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OBJECTIVES OF WASTEWATER TREATMENT The primary objective of this wastewater treatment plant operation is to meet th e permit requirements.

At the same time, the operation must protect the safety, health and well-being of the plant's employees and neighbors. In establishing th e requirements for wastewater treatment, the regulatory agencies considers the f ollowing, as well as compliance with minimum statutory requirements: 1. Prevention of disease, 2. Prevention of nuisances, 3. Avoidance of water supply contamination, 4. Elimination of all pollutant discharges to navigable waters, 5. Maintaining clean waters for the propagation and survival of fish and other a quatic life, 6. Protection of waters for personal bathing and recreational use, 7. Preservation of pristine waters for ecosystem protection, and 8. Conservation of water.

Primary treatment and Secondary treatment:The principal objective of wastewater treatment is generally to allow sewage and industrial effluents to be disposed of without danger to human health or damage to the environment. Conventional wastewater treatment consists of a combination of physical, chemical and biological processes and operations to remove solids, organic matter and sometimes nutrients from wastewater. Wastewater treatment me thods can be broadly classified as: (i) Physical unit operation: The removal of pollutants by physical forces. (ii) Chemical unit operation: The removal of pollutants by addition of chemicals or by chemical reactions. (iii) Biological unit operation: The removal of pollutants by biological activit ies. These treatment methods occur in a variety of combinations in wastewater treatme nt systems, to provide various levels of wastewater treatment. The typical flow diagram for wastewater treatment There are generally four levels of wastewater treatment: 1) Preliminary treatment 2) Primary treatment 3) Secondary treatment 4) Tertiary/advanced treatment. Preliminary Treatment

Preliminary treatment is the first step in wastewater treatment. The purpose of preliminary treatment is the removal of coarse solids and other large materials often found in wastewater. Preliminary treatment consists mainly of physical unit operations such as: 1. Screening Screening in the removal of coarse solids in wastewater which may clog the mecha nical equipments and pipes bar racks and screens are common types of screening d evices. Most screens in treatment plants consist of parallel bars placed at an a ngle in a channel in such a manner that the wastewater flows through the bars. T rash collects on the bars and is periodically raked off by hand or by mechanical means. In most places these screenings are disposed of by land filling or incin eration. 2. Combination Combination is the grinding of coarse solids into smaller and more uniform parti cles, which are then returned to the flow stream for subsequent treatment. 3. Flotation Flotation in the separation of suspended and floatable solid particles from wast ewater this can be achieved by introducing fine air bubbles into the wastewater. 4. Grit removal Grit includes sand, ash, cinder, egg shells, etc. of diameter less than 0.2 mm. The specific gravity of grit varies from 2.0 to 2.6. Grit should be removed earl y in the treatment process because it is abrasive and rapidly wears out pumps an d other equipments. Since it is mostly inorganic, it cannot be broken down by bi ological treatment processes and thus should be removed as soon as possible. Grit is usually removed in a long narrow trough called a "grit channel" (grit ch annel is designed to provide a flow-through velocity of 0.3 m/s. The settled gri t can be removed either manually or mechanically. Primary Treatment After preliminary treatment, wastewater is passed forward for primary treatment. The objective of primary treatment is the removal of settle able organic solids by sedimentation and the removal of materials that float (scum) by skimming. Primary sedimentation tanks or clarifiers may be circular or rectangular basins, typically 3 to 5 m deep, with hydraulic retention time (time taken by a particl e to travel from inlet to outlet) ranging between 2 and 3 hours. In a circular b asin, the flow pattern is radial. To achieve the radial flow pattern, the wastew ater can be introduced in the centre of the basin. At the centre of the basin, t he wastewater enters a circular well, designed to distribute the flow equally in all directions. The scraper attached to a rotating arm rotates slowly around th e bottom of the tank. The scraper pushes the settled solids (sludge) towards the centre and into the sludge hopper. The settled solids are known as primary slud ge. They are collected for further treatment prior to disposal. Scum is collected by a rotating blade the primary tank flows from the tank ong enough to allow the treated water t a high velocity, particles settling at by to at the surface. The clear surface water of passing over a weir. The weir must be l leave at a low velocity; if it leaves a the bottom may be picked up and carried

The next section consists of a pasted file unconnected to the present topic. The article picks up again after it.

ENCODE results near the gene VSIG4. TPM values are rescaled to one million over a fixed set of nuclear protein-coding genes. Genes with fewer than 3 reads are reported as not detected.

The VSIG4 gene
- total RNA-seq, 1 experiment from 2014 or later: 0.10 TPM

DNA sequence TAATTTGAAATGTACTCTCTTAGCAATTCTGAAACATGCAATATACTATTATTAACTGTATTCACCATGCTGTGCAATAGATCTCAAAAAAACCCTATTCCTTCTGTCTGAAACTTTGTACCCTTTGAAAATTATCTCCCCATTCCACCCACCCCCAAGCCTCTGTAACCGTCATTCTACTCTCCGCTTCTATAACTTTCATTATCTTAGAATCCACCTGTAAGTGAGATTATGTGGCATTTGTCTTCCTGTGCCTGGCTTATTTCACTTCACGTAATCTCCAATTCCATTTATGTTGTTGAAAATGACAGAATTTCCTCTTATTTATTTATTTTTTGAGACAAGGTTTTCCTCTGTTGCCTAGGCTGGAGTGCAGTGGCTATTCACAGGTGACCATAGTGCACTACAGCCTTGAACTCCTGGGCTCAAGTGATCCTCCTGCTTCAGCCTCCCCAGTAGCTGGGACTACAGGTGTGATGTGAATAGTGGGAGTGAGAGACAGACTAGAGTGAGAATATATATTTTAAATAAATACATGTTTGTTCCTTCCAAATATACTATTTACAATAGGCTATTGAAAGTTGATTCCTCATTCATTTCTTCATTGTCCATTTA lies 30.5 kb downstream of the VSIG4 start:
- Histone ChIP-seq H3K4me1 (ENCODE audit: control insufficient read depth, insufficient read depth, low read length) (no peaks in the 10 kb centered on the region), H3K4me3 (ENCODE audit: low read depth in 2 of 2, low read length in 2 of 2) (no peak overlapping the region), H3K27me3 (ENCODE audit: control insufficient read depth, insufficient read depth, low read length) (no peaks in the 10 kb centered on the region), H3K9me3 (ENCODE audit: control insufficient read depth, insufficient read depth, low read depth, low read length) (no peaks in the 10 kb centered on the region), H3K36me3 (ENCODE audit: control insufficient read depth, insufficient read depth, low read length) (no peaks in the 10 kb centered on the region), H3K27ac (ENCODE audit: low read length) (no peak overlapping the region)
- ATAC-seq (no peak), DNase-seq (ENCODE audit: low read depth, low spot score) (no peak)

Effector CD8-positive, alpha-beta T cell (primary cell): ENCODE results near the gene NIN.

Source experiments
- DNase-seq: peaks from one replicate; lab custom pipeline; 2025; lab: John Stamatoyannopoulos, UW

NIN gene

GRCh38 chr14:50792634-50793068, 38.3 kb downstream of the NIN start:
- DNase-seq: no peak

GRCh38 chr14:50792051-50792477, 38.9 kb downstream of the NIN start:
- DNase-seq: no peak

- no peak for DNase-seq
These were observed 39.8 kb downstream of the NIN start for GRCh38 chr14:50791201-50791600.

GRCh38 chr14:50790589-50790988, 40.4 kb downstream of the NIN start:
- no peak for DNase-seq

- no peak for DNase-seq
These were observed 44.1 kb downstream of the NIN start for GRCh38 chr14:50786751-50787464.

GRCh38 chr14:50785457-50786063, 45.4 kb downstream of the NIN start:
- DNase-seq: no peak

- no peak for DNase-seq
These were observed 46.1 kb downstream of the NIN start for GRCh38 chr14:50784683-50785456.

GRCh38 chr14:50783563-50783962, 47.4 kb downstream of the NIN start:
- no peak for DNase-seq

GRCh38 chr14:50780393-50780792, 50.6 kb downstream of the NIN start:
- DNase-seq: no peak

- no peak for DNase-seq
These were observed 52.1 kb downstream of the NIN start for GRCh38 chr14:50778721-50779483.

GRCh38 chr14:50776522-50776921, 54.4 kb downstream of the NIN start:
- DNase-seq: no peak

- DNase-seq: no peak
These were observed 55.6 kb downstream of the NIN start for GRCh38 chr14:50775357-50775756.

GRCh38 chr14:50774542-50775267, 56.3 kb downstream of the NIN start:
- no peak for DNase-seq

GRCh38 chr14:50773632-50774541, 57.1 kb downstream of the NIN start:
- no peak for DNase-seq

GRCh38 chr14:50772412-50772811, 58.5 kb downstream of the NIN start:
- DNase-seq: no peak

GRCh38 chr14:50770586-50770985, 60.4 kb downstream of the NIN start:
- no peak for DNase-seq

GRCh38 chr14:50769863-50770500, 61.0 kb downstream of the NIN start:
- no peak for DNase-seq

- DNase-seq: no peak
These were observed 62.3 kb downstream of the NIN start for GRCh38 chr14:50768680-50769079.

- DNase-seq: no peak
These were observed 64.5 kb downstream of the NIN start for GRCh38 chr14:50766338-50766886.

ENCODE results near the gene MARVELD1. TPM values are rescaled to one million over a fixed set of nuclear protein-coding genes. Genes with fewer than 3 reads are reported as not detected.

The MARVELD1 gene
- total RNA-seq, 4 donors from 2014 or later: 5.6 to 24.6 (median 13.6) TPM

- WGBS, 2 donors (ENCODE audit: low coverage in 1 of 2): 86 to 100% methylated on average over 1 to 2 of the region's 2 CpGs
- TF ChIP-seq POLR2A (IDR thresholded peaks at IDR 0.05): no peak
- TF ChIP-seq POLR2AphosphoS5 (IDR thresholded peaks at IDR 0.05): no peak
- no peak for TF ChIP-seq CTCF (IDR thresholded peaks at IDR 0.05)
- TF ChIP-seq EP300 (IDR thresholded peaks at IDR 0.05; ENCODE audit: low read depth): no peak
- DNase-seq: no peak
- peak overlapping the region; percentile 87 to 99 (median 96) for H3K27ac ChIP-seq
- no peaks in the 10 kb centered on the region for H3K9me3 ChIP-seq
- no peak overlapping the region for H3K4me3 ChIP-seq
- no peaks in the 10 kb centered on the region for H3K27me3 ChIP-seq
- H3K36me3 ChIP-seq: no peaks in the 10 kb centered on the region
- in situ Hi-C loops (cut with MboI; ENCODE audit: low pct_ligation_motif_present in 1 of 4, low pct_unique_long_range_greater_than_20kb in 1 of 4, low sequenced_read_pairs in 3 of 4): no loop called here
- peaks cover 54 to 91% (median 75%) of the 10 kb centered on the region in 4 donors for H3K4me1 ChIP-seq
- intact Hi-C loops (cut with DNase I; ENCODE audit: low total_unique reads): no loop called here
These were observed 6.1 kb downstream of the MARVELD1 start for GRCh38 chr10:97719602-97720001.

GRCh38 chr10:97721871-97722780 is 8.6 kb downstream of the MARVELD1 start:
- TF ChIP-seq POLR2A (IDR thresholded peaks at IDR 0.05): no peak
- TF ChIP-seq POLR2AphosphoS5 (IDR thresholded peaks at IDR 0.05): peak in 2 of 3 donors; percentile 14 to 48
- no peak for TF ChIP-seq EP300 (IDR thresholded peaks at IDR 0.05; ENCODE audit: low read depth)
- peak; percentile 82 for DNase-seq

from the tank. Approximately 30% of the incoming biochemical oxygen demand (BOD5), 50-70% of th e total suspended solids (SS) and 65% of the oil and grease are removed during p rimary treatment. Some organic nitrogen and phosphorus are also removed during p rimary sedimentation. The effluent from primary sedimentation units is called as the primary effluent. Secondary Treatment (Biological Treatment) The goal of all biological treatment systems is to remove the dissolved and the non- settling organic solids from the primary effluent by using microbial popula tions. Biological treatments are generally part of secondary treatment systems. The microorganisms used are responsible for the degradation of organic matter an d the stabilisation of organic wastes. With regard to the way in which they util ise oxygen, they can be classified into: 1. Aerobic (require oxygen for their metabolism) 2. Anaerobic (grow in the absence of oxygen) 3. Facultative (can proliferate either in the presence or absence of oxygen). Stabilization of organic matter by microorganisms in a natural or controlled env ironment of biological treatment process is accomplished by two distinct metabol ic processes: 1. Respiration 2. Synthesis. Respiration is a microbial process in which a portion of the available organic s ubstrate is oxidized by microorganisms to liberate energy. The energy derived fr om respiration is utilized to synthesize new microbial cells. The biological treatment processes used for wastewater treatment are broadly cla ssified as aerobic (in the presence of oxygen) and aerobic (in the absence of ox ygen). Aerobic process Aerobic degradation occurs in two steps. In the first step, complex organics (ca rbohydrates, proteins, lipids, etc.) are broken down by extracellular enzymes in to simple organic compounds. In the second step aerobics microorganisms (in the presence of oxygen) convert simple organic compounds into oxidized end products such as carbon dioxide, nitrate and phosphate. The energy released in this proce ss is used for biosynthesis of more bacterial cells If the microorganisms are suspended in wastewater during treatment, the operatio n is called 'suspended growth process'. When the microorganisms are attached to a surface over which they grow, the operation is called 'attached growth process '. So the conversion of organic matter to gaseous end products and cell tissue ( biomass) can be accomplished aerobically, an aerobically or facultative using su spended and attached growth systems.